FOR YOUR CONSIDERATIONPG-13
You'll never think about the words "Oscar buzz" in the same way after seeing For Your Consideration, the new show-business send-up from director Christopher Guest and his brilliant repertory company of comic improvisers. After skewering the worlds of community theatre in Waiting for Guffman, canine competitions in Best in Show, and folk music in A Mighty Wind, Guest and his mischievous band here take aim at the movie industry and its sometimes cringe-inducing relationship with the media that covers and thrives on it. Abandoning the mock-documentary format that's been Guest's forte, For Your Consideration isn't quite as on-target as his previous efforts, but his talented troupe again delivers more giddy laughs than just about any other comedy out there.
The first half of the film concerns the making of a small independent film with the box-office-poison title Home for Purim. Veteran actress Marilyn Hack (Catherine O'Hara) is starring in this '40s-era drama as dying Georgia matriarch Esther Pischer, whose family reunites for the lesser Jewish holiday of the title. Her co-stars include Victor Allan Miller (Harry Shearer), best known to audiences from his TV commercials as "Irv the Foot-Long Wiener," and eager young actors Callie Webb (Parker Posey) and Brian Chubb (Christopher Moynihan) as Esther's children. Guest plays Brillo-haired director Jay Berman, who's prone to calling "Action!" while munching on a corned-beef sandwich, with fellow Spinal Tap alum Michael McKean and Bob Balaban as the increasingly marginalized screenwriters.
When a crew member stumbles across an obscure Internet item declaring that Marilyn is giving an award-worthy performance (with lines like "My time is short and I will not leave the Purim table!"), it's all the aptly named Ms. Hack can think about, and soon the entire company is unearthing nuggets of praise and generating a wave that reaches
fatuous "Entertainment Now" anchors Chuck Porter (a ridiculously blond-mohawked Fred Willard) and Cindy Martin (the always delightful Jane Lynch). The movie piques the interest of distributor Sunfish Classics, whose president Martin Gibb ("Office" creator Ricky Gervais in his first Guest appearance) suggests toning down its "Jewishness"--and indeed the film is retitled Home for Thanksgiving.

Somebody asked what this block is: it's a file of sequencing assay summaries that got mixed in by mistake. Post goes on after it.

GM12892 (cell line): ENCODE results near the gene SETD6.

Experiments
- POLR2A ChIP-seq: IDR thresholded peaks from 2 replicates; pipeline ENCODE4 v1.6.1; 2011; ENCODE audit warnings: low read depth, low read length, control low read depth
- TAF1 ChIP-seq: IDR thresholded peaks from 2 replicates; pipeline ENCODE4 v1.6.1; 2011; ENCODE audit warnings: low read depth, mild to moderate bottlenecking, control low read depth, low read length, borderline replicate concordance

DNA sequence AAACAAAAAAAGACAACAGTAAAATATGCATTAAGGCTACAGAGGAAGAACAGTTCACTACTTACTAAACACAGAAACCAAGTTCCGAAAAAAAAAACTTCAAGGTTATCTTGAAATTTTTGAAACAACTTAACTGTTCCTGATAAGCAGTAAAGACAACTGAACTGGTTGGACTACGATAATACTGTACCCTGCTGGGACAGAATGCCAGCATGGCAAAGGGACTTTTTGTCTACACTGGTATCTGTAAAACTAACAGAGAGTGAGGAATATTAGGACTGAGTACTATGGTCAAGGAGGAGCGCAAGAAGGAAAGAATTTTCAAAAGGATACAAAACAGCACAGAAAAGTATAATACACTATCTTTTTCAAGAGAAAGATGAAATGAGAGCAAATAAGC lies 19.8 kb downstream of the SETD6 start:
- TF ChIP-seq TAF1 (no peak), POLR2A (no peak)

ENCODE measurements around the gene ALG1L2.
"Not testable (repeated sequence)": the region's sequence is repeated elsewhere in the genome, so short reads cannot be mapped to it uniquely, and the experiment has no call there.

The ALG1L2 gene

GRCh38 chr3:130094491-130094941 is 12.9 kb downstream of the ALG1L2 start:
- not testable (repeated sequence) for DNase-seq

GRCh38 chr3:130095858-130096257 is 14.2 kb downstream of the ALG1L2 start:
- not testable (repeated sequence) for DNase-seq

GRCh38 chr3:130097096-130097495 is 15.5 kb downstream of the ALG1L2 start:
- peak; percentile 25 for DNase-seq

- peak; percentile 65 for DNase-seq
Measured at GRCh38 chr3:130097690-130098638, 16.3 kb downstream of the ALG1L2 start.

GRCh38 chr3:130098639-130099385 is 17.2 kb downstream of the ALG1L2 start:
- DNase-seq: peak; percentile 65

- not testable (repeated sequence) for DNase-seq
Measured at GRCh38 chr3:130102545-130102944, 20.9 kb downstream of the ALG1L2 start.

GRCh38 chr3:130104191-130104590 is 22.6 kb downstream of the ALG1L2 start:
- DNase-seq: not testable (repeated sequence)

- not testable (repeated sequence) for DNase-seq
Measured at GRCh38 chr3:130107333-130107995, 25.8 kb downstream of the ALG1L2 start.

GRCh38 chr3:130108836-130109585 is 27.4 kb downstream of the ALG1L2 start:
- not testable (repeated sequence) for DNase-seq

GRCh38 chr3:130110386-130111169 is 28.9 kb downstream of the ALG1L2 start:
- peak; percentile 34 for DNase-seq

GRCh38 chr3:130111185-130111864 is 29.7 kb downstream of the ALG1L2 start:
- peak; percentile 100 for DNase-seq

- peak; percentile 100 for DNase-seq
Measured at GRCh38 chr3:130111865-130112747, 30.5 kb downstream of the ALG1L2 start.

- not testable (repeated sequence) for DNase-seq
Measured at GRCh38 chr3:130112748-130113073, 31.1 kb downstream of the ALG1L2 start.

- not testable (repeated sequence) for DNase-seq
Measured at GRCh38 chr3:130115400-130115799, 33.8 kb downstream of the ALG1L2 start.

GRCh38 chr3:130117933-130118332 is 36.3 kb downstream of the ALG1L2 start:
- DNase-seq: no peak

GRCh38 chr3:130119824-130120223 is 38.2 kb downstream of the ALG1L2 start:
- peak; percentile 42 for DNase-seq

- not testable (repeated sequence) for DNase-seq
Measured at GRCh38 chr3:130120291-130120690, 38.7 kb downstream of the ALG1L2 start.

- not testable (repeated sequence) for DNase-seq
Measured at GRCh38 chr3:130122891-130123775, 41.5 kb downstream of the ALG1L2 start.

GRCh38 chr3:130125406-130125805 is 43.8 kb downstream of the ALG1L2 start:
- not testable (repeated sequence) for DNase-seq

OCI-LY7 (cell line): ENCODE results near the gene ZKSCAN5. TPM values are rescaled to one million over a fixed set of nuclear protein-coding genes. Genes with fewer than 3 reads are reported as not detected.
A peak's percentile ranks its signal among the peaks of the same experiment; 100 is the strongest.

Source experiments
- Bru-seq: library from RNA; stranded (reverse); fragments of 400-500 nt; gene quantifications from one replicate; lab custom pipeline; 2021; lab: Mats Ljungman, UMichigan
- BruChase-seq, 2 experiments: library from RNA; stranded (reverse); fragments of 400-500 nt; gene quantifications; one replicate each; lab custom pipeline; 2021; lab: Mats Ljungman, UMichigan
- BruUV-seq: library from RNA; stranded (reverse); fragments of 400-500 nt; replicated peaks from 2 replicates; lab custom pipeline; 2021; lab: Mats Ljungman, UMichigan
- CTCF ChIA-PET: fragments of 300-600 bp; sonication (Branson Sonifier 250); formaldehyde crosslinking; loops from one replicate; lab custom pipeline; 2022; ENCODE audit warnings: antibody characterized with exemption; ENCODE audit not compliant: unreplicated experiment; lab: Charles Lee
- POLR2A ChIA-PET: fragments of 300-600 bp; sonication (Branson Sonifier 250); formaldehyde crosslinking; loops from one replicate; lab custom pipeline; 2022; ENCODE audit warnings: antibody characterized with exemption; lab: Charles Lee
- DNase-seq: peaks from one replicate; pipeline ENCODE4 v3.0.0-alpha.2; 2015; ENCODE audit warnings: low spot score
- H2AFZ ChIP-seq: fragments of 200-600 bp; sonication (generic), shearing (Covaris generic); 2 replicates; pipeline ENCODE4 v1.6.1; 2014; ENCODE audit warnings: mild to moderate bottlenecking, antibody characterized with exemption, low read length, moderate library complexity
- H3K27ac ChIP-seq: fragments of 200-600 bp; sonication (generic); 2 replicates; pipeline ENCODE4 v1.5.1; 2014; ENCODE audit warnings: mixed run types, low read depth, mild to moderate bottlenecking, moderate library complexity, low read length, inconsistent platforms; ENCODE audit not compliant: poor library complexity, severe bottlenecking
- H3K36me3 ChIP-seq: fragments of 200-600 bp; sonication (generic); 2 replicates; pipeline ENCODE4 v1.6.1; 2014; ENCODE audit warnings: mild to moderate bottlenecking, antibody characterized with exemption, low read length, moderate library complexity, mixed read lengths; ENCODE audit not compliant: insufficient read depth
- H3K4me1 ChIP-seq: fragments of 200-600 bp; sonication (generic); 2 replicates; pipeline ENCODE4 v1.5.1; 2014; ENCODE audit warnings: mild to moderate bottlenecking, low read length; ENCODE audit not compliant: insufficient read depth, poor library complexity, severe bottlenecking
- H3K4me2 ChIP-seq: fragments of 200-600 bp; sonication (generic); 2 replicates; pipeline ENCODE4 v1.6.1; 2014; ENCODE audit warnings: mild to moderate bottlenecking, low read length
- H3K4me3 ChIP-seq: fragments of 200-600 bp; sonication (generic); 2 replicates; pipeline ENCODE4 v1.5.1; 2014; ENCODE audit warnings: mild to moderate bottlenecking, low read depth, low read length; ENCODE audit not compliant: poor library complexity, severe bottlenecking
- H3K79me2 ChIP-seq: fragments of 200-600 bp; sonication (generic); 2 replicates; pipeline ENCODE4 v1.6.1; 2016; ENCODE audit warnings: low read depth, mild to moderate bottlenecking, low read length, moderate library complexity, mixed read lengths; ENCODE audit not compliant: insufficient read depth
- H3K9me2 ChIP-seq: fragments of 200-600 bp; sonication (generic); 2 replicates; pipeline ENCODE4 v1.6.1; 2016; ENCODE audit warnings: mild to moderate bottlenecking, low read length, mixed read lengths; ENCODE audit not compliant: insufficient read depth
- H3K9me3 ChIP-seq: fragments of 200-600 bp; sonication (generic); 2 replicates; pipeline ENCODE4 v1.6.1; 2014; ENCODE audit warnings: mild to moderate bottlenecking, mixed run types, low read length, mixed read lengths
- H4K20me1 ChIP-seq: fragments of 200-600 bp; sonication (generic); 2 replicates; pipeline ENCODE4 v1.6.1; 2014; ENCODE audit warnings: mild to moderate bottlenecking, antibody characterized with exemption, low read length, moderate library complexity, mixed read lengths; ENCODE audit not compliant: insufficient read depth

The high point comes as the cast makes the media rounds to promote their picture, including an unlikely spot on an MTV "TRL"-style show and a wickedly accurate Charlie Rose takeoff. Naturally enough, the story continues into awards season, but this is where For Your Consideration fails to convince. Clearly, Home for Thanksgiving is a really bad movie, and it's hard to believe it would become an Oscar contender, no matter how dubious some Academy choices have been. The film also concludes with a rather cruel postscript as the hapless award wannabes face the day-after blues.
Though For Your Consideration is more uneven than other Guest films, his ensemble remains priceless. The great O'Hara of "SCTV" and Home Alone fame is given a wonderful showcase for her protean talent, and her shocking transformation from middle-aged dowdiness to age-defying grotesque is something to behold. Guest is effortlessly droll playing yet another director of questionable talent, and regulars Eugene Levy, John Michael Higgins and Jennifer Coolidge turn in dependably daft portrayals of an agent, a publicist and a producer, respectively. Posey and Moynihan hold their own as the movie-within-the-movie's ambitious younger players, and familiar TV face Rachael Harris, in her Guest debut, is fun as the butch girlfriend Posey brings home to Mama in Home for Purim.
An honorary Oscar for the Christopher Guest Players? Let's start the buzz right here.